‘Orange Is the New Black’ Star Michael Harney Talks Healy’s Friendship With Lolly, Whether He’ll Return for Season 5, and That ‘Deadwood’ Reunion
Warning: This interview contains storyline and character spoilers for Orange Is the New Black Season 4.
Season 1-3 of Orange Is the New Black might have left viewers with the primary impression that Litchfield counselor Sam Healy isn’t always so great at his job. Season 4 took a well-deserved deeper look at the character, though, as we learned how Healy’s painful childhood with a mentally ill mother led to an even more painful, lonely adulthood that left him personally and professionally disconnected from pretty much everyone in his life.
Enter Lolly Whitehill (Lori Petty), the inmate with a colorful history of mental illness herself, and the merging of their stories and backgrounds sparked a genuine, sweet friendship that shed light on the realities of dealing with mental illness issues, and turned out to be one of the most compelling — and tear-inducing — storylines of the season.
Related: Read Our ‘OITNB’ Season 4 Recaps
Healy portrayer Michael Harney — a stage veteran and former acting school teacher who’s also known for his roles on NYPD Blue, Deadwood, and Weeds — talked to Yahoo TV about bringing compassion to both his character and the topic of mental illness, how he taps his own experiences to bring humanity to Healy, bonding with Petty, and why he thinks Sam admitted himself into a mental institution at the end of the season.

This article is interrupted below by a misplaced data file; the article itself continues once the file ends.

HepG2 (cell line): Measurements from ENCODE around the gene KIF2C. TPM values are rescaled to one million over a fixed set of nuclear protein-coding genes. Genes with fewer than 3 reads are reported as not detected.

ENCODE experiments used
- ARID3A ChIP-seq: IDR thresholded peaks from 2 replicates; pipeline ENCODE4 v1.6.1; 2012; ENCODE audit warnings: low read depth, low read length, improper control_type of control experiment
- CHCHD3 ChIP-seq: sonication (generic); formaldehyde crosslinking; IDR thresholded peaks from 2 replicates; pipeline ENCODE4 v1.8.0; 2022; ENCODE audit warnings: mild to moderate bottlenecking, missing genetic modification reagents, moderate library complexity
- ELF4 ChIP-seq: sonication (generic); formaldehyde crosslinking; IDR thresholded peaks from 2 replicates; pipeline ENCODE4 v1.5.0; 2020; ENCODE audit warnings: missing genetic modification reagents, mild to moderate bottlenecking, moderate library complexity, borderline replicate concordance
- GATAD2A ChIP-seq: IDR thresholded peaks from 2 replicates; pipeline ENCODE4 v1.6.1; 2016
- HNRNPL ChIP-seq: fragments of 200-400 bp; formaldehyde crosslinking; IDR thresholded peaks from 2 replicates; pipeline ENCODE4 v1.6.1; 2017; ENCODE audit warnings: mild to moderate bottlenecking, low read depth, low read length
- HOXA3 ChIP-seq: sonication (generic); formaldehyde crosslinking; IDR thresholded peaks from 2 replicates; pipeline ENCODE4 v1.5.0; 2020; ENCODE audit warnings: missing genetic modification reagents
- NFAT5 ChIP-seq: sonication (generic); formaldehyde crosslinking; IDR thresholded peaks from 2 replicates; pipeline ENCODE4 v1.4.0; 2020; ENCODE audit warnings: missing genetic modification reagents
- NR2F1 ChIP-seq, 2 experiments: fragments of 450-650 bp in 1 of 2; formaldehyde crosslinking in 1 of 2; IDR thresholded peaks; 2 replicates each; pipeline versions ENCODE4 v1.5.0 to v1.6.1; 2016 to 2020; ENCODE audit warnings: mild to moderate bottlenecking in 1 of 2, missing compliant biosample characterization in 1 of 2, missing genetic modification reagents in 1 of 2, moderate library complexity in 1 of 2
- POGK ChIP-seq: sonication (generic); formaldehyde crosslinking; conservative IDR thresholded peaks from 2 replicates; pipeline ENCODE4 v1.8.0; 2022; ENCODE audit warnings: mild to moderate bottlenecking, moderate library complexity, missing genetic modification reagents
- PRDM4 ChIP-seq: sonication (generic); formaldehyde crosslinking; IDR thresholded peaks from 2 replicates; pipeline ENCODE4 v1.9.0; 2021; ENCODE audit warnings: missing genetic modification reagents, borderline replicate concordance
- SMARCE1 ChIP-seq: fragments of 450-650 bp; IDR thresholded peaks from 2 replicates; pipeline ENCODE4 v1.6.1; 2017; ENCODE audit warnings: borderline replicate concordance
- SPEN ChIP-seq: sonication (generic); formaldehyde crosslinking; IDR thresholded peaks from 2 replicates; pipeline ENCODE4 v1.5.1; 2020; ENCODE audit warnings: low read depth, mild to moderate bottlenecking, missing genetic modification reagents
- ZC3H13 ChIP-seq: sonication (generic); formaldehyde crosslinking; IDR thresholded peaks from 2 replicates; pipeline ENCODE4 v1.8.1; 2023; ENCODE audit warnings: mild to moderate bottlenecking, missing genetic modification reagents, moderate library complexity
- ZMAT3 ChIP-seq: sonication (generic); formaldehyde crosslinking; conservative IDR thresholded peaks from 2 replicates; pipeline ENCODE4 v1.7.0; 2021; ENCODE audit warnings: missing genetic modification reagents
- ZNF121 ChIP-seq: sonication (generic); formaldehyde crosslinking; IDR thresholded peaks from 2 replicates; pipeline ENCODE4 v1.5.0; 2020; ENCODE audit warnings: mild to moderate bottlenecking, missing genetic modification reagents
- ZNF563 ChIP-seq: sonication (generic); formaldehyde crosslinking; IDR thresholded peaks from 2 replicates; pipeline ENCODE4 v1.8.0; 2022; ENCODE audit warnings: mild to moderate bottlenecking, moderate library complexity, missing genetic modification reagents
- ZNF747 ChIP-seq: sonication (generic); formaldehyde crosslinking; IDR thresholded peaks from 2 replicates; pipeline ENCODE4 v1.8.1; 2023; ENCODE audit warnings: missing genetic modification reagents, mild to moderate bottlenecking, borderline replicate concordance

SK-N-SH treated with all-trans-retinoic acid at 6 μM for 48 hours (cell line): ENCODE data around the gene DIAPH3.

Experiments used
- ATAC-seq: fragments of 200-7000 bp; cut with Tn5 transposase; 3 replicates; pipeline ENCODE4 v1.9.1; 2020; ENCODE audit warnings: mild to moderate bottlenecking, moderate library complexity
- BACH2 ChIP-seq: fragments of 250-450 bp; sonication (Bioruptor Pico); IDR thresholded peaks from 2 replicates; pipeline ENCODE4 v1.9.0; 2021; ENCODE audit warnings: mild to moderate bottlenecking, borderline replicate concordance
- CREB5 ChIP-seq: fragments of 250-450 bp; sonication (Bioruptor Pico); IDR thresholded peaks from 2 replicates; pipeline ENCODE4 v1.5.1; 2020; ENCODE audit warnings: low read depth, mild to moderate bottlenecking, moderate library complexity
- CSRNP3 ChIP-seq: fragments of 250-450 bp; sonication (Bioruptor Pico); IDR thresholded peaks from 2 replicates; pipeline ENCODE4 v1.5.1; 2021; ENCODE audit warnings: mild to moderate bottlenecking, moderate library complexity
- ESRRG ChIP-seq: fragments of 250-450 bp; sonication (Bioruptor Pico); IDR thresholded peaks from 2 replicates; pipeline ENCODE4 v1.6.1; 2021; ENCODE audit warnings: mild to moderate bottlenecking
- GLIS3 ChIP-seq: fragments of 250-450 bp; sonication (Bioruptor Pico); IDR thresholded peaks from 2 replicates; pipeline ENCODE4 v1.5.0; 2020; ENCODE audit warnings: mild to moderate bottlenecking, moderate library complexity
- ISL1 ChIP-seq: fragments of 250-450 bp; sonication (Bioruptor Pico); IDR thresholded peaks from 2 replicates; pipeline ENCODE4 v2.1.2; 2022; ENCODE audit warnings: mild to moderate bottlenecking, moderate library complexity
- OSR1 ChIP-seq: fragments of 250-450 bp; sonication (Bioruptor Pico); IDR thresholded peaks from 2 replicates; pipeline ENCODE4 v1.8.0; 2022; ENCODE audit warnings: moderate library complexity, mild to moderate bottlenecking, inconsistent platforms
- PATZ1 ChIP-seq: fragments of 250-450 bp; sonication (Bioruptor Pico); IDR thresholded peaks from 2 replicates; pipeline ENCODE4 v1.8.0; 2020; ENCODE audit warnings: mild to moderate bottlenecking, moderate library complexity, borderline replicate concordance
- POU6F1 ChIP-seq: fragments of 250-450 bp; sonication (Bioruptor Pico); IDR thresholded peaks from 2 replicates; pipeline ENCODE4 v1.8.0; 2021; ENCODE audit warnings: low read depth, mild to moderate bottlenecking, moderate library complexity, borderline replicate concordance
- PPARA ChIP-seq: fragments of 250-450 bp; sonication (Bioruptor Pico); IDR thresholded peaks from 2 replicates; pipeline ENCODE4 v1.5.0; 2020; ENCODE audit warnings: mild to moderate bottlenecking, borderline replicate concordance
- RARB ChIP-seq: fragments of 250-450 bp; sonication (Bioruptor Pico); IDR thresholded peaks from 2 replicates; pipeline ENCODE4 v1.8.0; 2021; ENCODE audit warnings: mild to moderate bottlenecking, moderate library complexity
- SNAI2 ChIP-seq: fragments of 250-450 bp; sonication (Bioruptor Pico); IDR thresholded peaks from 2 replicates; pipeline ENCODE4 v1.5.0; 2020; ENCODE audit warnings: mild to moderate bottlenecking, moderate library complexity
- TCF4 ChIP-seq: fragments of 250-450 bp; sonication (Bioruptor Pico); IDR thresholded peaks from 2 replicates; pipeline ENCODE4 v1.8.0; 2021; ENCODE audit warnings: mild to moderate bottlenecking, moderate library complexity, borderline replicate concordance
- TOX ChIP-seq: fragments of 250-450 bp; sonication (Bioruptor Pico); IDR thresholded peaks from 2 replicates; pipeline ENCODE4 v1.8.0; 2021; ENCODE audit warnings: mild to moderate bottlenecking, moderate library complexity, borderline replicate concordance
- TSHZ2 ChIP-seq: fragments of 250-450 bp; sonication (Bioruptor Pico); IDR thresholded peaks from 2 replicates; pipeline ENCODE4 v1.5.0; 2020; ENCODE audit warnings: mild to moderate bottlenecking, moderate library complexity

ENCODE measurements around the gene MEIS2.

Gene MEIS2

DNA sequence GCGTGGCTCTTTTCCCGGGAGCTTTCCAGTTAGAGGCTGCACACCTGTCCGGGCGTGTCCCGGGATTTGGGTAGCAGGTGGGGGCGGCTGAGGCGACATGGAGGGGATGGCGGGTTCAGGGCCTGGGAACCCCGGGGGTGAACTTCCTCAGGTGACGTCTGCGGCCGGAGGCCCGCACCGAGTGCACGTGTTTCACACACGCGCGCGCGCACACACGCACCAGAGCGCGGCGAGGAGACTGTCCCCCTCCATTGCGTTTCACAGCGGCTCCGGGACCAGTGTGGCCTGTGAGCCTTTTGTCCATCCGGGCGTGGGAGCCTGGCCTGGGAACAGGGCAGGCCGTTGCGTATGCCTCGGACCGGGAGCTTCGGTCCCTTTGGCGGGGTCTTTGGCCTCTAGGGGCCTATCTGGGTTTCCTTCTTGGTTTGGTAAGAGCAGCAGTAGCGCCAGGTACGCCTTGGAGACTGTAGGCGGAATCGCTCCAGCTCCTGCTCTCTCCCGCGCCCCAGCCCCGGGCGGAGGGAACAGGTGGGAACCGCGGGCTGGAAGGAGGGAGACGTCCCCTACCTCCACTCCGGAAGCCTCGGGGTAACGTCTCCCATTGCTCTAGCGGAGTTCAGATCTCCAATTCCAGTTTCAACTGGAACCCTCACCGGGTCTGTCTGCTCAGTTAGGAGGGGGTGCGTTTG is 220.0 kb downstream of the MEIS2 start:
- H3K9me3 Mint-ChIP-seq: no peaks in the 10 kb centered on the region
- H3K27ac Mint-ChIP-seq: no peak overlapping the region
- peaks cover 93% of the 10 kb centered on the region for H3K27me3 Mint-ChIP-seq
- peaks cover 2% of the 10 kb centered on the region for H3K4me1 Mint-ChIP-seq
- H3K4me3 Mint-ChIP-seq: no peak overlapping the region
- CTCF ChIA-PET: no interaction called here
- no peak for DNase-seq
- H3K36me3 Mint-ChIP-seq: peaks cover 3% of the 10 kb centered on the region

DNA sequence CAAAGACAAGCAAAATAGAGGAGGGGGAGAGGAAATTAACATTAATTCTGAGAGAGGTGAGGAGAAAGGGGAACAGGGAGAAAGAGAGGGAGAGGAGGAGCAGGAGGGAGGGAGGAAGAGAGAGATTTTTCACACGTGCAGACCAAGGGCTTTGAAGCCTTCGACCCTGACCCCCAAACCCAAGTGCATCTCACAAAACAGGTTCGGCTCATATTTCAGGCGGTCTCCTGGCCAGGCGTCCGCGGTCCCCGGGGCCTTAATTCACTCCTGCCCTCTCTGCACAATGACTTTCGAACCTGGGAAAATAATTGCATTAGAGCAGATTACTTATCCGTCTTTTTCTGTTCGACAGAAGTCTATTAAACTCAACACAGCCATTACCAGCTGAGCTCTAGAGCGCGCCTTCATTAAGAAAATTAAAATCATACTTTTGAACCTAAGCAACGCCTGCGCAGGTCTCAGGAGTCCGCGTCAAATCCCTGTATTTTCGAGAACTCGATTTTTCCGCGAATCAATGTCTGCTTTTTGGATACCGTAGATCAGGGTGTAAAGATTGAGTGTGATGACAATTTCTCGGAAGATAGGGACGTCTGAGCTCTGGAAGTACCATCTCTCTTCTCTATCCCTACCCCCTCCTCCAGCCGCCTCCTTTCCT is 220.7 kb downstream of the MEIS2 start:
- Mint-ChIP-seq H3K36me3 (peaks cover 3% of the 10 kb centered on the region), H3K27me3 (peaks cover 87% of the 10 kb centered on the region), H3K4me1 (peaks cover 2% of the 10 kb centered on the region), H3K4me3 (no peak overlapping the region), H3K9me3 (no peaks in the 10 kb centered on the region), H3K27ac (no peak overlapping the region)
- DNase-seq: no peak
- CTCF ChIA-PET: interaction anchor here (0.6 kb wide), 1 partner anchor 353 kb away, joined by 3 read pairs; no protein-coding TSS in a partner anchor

He also reveals whether or not we’ll see Sam again in Season 5, and whether or not we’ll see him in that much-anticipated Deadwood reunion we’ve all been waiting for.
Sam’s backstory and how it merged with Lolly’s was my favorite part of Season 4. It’s such a thoughtful, powerful portrayal of mental illness, incredibly moving.
Wow, thank you for sharing that with me, that’s very meaningful. I appreciate that.
We had gotten pieces of Sam’s history, his history with his mom, earlier in the series but when did you know that we were going to get this much fuller backstory?
I never know. I have a… I feel very comfortable with the writers. They give me things to do and then I just kind of… for me it’s like riding a wave in the ocean. I just get on it and I go with it. As I go on in my career, I prefer having a freshness to things. I didn’t really know until I got the script for those episodes.